He also loves all the buttons!
Effectively, what was a household chore is turned into a game.
See what your children would like to help with. And, if your nerves can handle it, test whether having them help with this chore is indeed helpful. If your nerves cannot handle it today, then tomorrow is always another day 😉
If you’re like me, and the odds are in favor, you feel like everything is your responsibility. Of course, you wouldn’t phrase it like that. I wouldn’t either; I may be mental, but I’m not quite that mental. But in my heart, that is what I feel.
Whenever I ask my husband to do something, I feel burdened. Guilty. I feel as if I have no right to be asking him this. He works hard, doesn’t he? He’s a great husband, isn’t he?
Though all those things are true, he works hard, he’s a great man, that doesn’t mean he can’t help out. Nor does it mean he minds helping out!
Very Important Point: if you feel burdened or guilty about asking your partner to do something, try discussing it with him or her.
My husband and I rarely worry about whether I or he should be doing certain household chores. Instead, we divide chores on the basis of who is most compatible with which chore. And if something isn’t working well, we discuss it. Oftentimes, you will find that there isn’t even a problem to begin with. Or that your partner has a great solution.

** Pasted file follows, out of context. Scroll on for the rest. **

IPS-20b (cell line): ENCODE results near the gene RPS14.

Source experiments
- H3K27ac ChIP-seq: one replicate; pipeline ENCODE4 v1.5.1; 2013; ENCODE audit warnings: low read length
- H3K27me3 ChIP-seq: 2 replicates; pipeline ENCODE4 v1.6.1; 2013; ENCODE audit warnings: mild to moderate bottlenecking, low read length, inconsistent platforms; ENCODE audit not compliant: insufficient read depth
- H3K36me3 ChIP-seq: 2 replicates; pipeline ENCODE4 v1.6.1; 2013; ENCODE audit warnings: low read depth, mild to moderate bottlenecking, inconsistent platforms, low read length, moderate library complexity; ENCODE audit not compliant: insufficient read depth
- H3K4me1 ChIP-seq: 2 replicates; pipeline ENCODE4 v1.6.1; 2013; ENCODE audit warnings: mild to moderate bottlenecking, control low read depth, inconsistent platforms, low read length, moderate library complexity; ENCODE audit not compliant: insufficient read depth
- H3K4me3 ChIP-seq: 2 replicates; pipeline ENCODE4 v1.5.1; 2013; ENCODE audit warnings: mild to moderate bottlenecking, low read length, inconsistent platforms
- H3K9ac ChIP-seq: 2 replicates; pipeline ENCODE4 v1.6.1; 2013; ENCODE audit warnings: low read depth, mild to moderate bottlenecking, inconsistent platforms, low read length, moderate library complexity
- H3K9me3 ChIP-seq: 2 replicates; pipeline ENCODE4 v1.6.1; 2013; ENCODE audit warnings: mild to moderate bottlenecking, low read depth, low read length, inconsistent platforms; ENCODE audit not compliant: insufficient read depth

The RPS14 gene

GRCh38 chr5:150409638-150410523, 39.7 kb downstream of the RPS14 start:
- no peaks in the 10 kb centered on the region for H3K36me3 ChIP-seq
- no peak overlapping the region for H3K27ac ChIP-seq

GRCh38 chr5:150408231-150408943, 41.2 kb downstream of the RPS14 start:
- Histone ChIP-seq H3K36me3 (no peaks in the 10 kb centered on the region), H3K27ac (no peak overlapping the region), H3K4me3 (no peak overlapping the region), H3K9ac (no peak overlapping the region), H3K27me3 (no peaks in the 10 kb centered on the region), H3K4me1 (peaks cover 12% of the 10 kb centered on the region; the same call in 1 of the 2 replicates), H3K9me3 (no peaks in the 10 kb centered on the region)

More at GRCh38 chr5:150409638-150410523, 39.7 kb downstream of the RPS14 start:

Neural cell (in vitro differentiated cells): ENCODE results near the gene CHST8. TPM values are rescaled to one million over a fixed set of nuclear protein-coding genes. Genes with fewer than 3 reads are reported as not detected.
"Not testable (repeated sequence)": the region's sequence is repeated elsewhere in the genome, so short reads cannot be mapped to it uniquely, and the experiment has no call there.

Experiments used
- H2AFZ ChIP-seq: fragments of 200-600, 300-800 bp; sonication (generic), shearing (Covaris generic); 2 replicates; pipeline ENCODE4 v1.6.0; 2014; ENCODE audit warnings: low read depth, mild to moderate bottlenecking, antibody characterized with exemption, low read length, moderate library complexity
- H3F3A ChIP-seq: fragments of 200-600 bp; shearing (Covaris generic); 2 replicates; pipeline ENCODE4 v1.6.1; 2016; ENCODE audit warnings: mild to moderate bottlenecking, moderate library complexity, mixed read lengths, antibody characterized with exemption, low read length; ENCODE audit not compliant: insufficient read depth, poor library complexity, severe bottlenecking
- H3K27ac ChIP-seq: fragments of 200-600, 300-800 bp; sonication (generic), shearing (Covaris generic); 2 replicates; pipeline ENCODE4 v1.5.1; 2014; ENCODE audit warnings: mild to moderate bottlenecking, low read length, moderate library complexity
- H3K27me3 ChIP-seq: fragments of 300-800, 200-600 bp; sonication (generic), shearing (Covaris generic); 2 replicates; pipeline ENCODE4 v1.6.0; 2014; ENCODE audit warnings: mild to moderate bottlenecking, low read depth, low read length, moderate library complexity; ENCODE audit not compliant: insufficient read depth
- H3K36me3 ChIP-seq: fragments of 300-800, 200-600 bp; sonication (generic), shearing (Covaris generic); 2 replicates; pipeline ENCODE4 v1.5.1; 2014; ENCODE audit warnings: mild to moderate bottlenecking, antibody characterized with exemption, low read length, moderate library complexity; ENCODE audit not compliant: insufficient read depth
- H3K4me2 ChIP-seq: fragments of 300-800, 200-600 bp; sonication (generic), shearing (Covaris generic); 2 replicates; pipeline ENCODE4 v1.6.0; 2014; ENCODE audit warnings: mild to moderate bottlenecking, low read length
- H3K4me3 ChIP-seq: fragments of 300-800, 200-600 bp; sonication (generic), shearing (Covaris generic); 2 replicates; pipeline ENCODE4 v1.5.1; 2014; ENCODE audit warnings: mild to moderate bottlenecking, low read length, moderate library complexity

Use a meal planner, check how to easily clean your sink, use the internet! Whatever household chores are bugging you at this stage, the internet has a solution for it. Get online and type in your question. Someone out there will have thought of a better way to do it than scrubbing for an hour.
Take making up what to eat every week. It’s one of the things I’ve stopped doing. Instead, I have a set of meal plans that I circulate. And I’ve saved last year’s meal plans so that I can circulate those during winter.
For a couple of weeks, just write down what your family’s eating. Save those meal plans and reuse them. Of course, it’s fine to try new recipes! But there’s no need to come up with a completely original meal plan every week. The kids will thank you for getting familiar foods on their plates!
And once you’ve done that, go hack something else!
To get you started, download these free meal planning sheets: